What are you teaching? (Laura Mandell)
Since we were online with Laura Mandell yesterday, we asked her the question: What are you teaching?
I am currently teaching a course called “Early British Romantic Writers,” ranging roughly from 1789 to 1815:
Every year I teach the course with a different theme, and this time, it is the politics of form. Of course we have been reading and interrogating the usual suspects on this question–Lyrical Ballads and Jacobin novels–but we also spent a lot of time thinking about the ballad and sonnet revivals. I must say I was able to do this by taking the plunge: after ten years of teaching Romanticism survey courses, early and late, I finally gave myself permission to stop using anthologies. A Riverside edition of Lyrical Ballads has a great section on the ballad revival, and Feldman and Robinson have a beautiful new book out about Romantic-era sonnets. We just stepped into political allegory: after reading Coleridge’s “Letter to Famine” and Barbauld’s “Eighteen Hundred and Eleven,” we are about to launch into Sydney Owenson’s The Missionary. I have one of the most enthusiastic groups of students, in person, but I haven’t been able to get them to use their blog–I have to think more about that!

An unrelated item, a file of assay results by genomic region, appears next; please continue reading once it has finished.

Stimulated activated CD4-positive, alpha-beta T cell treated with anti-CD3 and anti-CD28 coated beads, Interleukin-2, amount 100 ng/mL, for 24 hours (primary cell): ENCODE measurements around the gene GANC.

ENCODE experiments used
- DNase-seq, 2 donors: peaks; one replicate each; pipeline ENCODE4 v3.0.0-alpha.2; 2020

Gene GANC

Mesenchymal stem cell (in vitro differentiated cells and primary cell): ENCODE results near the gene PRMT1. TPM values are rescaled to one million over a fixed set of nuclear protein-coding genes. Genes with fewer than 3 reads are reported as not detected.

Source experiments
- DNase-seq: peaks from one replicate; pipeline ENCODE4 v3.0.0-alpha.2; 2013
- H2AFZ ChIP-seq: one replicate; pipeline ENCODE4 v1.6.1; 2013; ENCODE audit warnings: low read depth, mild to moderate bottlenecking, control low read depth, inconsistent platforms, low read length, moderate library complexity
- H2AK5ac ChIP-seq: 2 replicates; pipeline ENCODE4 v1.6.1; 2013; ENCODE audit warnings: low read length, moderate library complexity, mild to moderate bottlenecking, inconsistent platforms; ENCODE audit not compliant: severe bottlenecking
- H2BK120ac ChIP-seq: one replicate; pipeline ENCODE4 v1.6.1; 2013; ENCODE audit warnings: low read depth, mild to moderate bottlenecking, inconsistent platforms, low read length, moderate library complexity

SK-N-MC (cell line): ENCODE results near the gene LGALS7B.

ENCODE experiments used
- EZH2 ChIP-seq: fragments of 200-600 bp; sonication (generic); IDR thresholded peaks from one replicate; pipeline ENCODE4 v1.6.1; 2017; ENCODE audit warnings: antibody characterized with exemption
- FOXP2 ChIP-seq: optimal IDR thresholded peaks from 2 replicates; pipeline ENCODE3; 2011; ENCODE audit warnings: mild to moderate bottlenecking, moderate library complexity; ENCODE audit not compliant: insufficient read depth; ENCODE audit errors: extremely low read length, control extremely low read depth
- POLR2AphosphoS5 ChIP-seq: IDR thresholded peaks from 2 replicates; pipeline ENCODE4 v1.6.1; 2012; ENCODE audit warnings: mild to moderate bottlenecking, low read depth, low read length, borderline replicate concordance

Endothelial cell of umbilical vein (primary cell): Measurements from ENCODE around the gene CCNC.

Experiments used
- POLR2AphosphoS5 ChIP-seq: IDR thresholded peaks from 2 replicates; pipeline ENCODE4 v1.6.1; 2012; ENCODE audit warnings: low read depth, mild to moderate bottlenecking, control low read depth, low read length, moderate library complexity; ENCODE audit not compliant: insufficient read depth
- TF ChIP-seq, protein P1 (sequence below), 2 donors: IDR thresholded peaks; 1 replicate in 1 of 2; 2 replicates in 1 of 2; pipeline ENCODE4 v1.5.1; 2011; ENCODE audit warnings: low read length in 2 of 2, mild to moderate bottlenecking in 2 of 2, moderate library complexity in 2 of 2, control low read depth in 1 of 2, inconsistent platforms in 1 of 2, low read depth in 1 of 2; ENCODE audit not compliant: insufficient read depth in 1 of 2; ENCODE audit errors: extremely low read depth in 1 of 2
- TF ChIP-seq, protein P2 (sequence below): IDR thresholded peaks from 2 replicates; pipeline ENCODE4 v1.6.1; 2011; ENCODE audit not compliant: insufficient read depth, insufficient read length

At the risk of going on too long, I wanted to mention that I am also teaching a course that I received a grant to develop called Technology and the Humanities:
It isn’t technically a Romanticism course, although Neil’s post this week makes me think that it really is–I’ll have to read Coyne’s Technoromanticism. We just finished Frankenstein and yesterday saw Kenneth Branaugh’s Mary Shelley’s Frankenstein which, I believe, poses the wonderful paradox that only the screen can give us a sense of the physical brutality of death feeding Victor’s passion to create life.